The extremist group Boko Haram has sharply increased its use of children as suicide bombers over the past year, according to a UNICEF report released Tuesday.
UNICEF recorded that 44 children were involved in Boko Haram attacks in Cameroon, Chad, and Nigeria, in 2015, up from four in 2014. The increase means nearly one out of every five Boko Haram suicide bombers is a child. In addition to a rise in suicide attacks involving children, the total number of suicide bombings increased from 32 in 2014 to 151 last year.
The organization indicates more than 75 percent of the children in the attacks were girls.
The report comes nearly two years after 270 female students were abducted in northeast Nigeria, sparking the global campaign #BringBackOurGirls. The students are still missing.
Manuel Fontaine, the UNICEF Regional Director for West and Central Africa, said in a statement the trend will have long-term consequences for the African nations. He said when children are forced to act as bombers, communities begin to see them as a threat.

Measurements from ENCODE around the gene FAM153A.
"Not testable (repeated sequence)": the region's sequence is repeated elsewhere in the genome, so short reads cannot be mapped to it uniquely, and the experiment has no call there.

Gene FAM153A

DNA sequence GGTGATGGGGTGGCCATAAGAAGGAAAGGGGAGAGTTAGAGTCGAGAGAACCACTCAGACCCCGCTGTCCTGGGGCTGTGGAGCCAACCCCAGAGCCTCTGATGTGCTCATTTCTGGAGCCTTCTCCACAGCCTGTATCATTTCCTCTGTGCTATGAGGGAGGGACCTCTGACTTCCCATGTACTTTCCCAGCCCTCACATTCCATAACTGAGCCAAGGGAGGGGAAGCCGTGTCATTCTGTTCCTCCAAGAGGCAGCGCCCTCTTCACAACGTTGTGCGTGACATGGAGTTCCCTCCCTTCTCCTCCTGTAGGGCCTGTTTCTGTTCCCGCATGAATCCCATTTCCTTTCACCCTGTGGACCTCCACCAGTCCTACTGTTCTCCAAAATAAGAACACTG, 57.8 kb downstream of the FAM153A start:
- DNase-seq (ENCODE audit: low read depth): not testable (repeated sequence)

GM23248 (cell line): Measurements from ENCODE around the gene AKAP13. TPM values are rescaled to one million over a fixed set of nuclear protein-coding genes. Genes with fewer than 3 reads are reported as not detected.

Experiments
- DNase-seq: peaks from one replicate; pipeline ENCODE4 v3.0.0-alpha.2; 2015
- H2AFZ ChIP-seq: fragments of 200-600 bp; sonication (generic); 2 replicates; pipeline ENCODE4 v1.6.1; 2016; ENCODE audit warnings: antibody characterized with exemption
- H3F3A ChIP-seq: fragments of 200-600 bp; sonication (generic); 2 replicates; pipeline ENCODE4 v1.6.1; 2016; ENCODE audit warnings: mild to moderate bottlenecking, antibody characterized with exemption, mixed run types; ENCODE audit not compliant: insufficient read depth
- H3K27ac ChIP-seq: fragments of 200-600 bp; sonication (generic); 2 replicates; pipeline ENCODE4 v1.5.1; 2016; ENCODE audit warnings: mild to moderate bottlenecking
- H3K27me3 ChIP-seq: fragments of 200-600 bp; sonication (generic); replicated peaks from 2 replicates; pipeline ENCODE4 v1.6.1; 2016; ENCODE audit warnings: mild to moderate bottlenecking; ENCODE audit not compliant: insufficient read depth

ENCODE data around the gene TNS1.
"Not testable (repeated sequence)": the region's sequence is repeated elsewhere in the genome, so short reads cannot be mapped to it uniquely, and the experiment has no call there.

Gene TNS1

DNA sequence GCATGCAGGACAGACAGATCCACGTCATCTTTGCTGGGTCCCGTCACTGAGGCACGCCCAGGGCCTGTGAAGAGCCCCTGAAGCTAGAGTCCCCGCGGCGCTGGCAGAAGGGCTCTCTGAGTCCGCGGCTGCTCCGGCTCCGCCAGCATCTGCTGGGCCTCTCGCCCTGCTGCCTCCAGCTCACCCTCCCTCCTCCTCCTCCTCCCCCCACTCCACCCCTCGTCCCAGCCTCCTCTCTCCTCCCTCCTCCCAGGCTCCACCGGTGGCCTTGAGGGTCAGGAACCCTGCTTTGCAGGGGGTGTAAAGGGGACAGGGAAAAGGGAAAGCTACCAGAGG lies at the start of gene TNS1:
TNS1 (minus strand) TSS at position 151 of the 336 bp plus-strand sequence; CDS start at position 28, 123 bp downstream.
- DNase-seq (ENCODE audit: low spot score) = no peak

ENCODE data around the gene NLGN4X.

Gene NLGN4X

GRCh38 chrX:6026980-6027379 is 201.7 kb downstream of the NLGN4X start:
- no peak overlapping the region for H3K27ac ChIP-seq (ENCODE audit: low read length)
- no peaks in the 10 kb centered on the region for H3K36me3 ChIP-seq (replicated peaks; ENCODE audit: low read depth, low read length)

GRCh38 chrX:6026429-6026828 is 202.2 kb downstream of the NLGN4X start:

“This suspicion towards children can have destructive consequences,” Fontaine said. “How can a community rebuild itself when it is casting out its own sisters, daughters and mothers?”
Countries in the region have recently formed a coalition to make gains against Boko Haram. But as the terror group has suffered setbacks, it has increased its use of extreme measures, including suicide attacks.
In addition to suicide bombings, UNICEF noted that Boko Haram is forcing boys to attack their own families as a demonstration of their loyalty. Many of the girls captured by the group are sexually assaulted and forced to marry Boko Haram fighters.
The report estimates Boko Haram has displaced 2.3 million people since May 2013. Approximately 1,800 schools have been closed due to the conflict, and more than 5,000 children have been separated from their parents.